N.N.4
17:30
Authors : Xiao-Yu Sun, Vincent Taupin, Claude Fressengeas, Patrick Cordier
Affiliations : Unite Materiaux et Transformations, UMR 8207 CNRS/Universite Lille1, Villeneuve d?Ascq, France;Laboratoire d'Etude des Microstructures et de Mecanique des Materiaux (LEM3), Universite de Lorraine/CNRS, Ile du Saulcy, 57045 Metz Cedex, France

Resume : A crossover between atomistic description and continuous representation of grain boundaries in polycrystals is set-up to model the periodic arrays of structural units by using dislocation and disclination dipole arrays along grain boundaries. Continuous modelling of the boundary is built by bottom-up processing, meaning that the strain, rotation, curvature, disclination and dislocation density fields are calculated by using the discrete atomic positions generated by molecular dynamics simulations. Continuous modelling of a 18.9? symmetric tilt boundary in copper is presented. By linking the atomistic description with continuum mechanics representations, they provide new insights into the structure of the grain boundary.

N.N.5
17:30
Authors : Julien Godet, Clarisse Furgeaud, Michael J. Demkowicz
Affiliations : Pprime Institute – CNRS – University of Poitiers, FRANCE; Pprime Institute – CNRS – University of Poitiers, FRANCE; MIT - Dept. of Materials Science and Engineering, 77 Massachusetts Avenue, Cambridge, MA 02139-4307 USA

Resume : MIT - Dept. of Materials Science and Engineering, 77 Massachusetts Avenue, Cambridge, MA 02139-4307 USA

N.N.6
17:30
Authors : Shubhankar Majumdar, Rahul Kumar, Subhashis Das, Mihir Mahata, Dhrubes Biswas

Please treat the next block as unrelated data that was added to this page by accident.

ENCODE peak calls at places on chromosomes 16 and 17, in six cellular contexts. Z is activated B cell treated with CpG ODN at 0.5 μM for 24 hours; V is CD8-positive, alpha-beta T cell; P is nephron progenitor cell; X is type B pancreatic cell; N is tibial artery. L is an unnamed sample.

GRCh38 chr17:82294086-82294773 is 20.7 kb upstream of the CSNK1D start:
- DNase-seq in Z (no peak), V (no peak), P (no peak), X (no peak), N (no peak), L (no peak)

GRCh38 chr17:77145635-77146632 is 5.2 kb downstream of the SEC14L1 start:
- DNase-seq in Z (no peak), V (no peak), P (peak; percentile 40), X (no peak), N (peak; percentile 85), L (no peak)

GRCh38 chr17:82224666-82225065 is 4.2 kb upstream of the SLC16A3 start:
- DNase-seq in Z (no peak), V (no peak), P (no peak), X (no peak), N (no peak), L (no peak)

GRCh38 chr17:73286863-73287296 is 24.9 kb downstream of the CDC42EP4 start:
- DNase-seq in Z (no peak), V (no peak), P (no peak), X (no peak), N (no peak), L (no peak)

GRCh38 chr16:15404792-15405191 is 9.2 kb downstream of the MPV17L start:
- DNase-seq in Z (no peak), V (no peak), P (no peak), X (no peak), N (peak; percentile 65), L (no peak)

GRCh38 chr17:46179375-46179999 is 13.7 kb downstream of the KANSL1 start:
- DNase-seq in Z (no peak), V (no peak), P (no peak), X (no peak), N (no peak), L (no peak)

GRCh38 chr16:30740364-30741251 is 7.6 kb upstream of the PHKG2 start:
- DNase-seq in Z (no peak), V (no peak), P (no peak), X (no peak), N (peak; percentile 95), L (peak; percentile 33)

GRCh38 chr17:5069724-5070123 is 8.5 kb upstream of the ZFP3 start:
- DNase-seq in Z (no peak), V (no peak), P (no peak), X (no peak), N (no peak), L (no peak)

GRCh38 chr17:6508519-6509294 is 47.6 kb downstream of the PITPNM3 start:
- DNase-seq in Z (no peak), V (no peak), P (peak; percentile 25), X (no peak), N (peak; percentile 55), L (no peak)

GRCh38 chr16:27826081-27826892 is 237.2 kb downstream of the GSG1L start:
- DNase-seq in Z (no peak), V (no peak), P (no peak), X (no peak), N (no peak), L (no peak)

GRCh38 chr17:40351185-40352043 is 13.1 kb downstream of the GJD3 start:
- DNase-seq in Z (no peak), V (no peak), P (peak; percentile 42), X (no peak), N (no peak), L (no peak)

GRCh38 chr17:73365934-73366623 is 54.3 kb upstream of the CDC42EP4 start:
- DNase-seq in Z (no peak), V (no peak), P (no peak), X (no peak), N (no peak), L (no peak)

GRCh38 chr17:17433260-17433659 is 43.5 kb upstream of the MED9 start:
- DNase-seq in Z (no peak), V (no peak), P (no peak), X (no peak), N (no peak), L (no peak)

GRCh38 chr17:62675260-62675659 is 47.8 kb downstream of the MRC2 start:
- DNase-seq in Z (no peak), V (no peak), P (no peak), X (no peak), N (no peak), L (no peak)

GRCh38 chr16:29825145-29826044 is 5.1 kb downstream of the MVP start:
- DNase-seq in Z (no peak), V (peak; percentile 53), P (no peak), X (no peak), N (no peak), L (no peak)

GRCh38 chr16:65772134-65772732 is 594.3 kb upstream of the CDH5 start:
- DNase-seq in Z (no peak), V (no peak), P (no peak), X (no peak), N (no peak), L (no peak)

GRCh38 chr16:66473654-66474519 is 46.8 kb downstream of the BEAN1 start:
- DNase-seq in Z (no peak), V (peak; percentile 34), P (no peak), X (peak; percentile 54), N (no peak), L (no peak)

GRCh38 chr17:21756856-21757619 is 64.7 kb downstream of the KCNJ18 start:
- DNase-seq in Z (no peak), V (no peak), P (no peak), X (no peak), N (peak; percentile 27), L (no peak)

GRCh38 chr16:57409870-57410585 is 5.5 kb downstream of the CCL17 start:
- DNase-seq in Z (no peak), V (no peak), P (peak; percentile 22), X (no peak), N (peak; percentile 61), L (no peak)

Affiliations : Advanced Technology Development Centre, Indian Institute of Technology, Kharagpur, West Bengal, India

Resume : A numerical approach is employed to determine the optimum operating temperature of III-arsenide (As) alloys, at which the figure of merit, i.e. the product of sheet carrier concentration and mobility, is highest. From the material perspective, variation in optimum operating temperature is due to defect states. For this type of growth constrained problem support vector machine (SVM) is a viable candidate, because it is material system insensitive and efficient classifier. To the best of authors’ knowledge, for the first time, SVM is employed for the exact determination of performance variation, of grown epi-structure, with temperature. III-As alloys are grown by molecular beam epitaxy on GaAs (001) substrate, for demonstrating the SVM capability. Reflection high energy electron diffraction system (15 keV and 1.52 Amp) is employed for real-time growth monitoring, which shows a streaky 2 × 4 pattern that confirms the arsenic-rich surface reconstruction. Temperature dependent Hall measurements are performed by Vander-Pauw method with a 0.5T magnetic field, and the temperature varies from 90° K to 500° K in Accent HL5500 Hall measurement system. Indium-Tin alloy is utilized to form ohmic contact on the samples. Hall measurements generate a linearly separable data set that consist of mobility and sheet carrier concentration with respect to temperature variation. SVM model utilizes optimization of hyperplane equation to separate the dataset. The optimum operating temperatures for three samples, i.e. GaAs/GaAs, AlGaAs/GaAs and AlGaAs/InGaAs/GaAs, were calculated as, 207K, 243K, and 235K, respectively, via SVM model. At validation phase, the model shows an excellent match with experimental results.